When customers discover that Heritage Musical Spoons is a father-son business, they often are intrigued and want to know more. Here, Mathieu shares our story.
What inspired Richard to start making musical spoons?
My dad has been doing woodworking since he was a teen. He made all the furniture in our family home and also has made furniture for friends and family. He has excellent skills and instincts when it comes to making things. (Except for food!)
For many years, my father didn't do woodworking as a business but just for the sheer enjoyment of it. That changed in 1997 after a friend asked him to carve some spoons to sell to his tourist clients. Soon the word spread about his high-quality spoons. He was contacted by a tour operator and then by some gift stores in the Quebec area. Then, he started to receive bigger orders.
At the same time, my dad lost his job as an environmental technician due to economic downsizing. While looking for a new job, he began spending more and more time making spoons. Soon, he started to sell them at Christmas markets from Vancouver to Toronto and developed a lucrative business. However, there were ups and downs, including the events of 9/11, which severely impacted the tourism business in Canada.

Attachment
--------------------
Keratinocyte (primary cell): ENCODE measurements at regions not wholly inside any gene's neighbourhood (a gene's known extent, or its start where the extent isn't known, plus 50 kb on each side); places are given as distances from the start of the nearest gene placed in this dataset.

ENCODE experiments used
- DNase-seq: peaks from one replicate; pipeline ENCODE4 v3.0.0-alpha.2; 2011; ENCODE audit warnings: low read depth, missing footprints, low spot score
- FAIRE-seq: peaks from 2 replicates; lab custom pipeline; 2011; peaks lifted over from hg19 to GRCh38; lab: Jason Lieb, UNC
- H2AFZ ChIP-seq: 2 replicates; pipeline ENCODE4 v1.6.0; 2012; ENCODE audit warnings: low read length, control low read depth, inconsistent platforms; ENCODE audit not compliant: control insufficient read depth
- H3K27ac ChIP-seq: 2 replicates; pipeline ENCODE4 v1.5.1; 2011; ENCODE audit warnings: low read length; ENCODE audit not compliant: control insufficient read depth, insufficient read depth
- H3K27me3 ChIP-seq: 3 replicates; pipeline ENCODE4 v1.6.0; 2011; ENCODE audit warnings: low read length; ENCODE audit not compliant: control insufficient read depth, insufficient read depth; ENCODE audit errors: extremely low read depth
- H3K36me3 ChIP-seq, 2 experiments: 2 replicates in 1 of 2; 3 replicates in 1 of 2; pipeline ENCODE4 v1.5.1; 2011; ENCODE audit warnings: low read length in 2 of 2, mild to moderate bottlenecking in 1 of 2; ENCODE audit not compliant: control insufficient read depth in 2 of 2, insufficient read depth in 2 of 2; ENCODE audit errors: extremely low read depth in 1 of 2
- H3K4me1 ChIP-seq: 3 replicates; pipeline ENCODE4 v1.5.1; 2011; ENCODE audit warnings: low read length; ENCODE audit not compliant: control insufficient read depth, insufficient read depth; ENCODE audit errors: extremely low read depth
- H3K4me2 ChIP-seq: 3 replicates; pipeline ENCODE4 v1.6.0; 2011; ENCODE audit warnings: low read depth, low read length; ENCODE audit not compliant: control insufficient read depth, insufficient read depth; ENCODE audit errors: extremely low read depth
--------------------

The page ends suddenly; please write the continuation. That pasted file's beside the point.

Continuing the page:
How did Mathieu get involved in the business?
I grew up with spoons. Woodworking the spoon is a simple process, so I was one of my father's first employees. I remember drawing the spoon's shape on a piece of wood before my father would cut it on the bandsaw.
However, as a teenager, I hated working on the spoons. It didn't feel like a real job to me; it felt more like a household chore, such as cleaning the house or taking out the garbage. At that age, all I wanted to do was hang out with my friends.
I eventually ended up going to university in a different city. After earning my degree in business, I traveled in India for four months. Then I began a successful marketing career, working in marketing and project management for L'Oréal and Air Canada. Soon, however, I began to feel trapped and unfulfilled. I guess you could say that I had my mid-life crisis a bit early! I was only in my mid-20s, but I longed for something different.
During this time, my father was having difficulties with his spoon business. After hearing the desperation in his voice during a phone call, I drove home to help him figure out a plan to get things back on track. After a few months, I began to realize the strong potential of the company. I also began to appreciate what my father had discovered years before – the freedom of owning your own business.
After two years, I made the decision to join the business full-time in 2017.
How do you two divide the responsibilities of the business?
My father likes to say that I'm the brains of the business, and he is the heart. I handle business developments and administration. He spends most of his time at the workshop doing production-related things. He recently finished building a second workshop since we outgrew our first one.
I think of it this way. We're both builders. He builds things out of wood, and I am building our business. I find the work truly fulfilling, and I would not accept another job even if the pay was 10 times greater!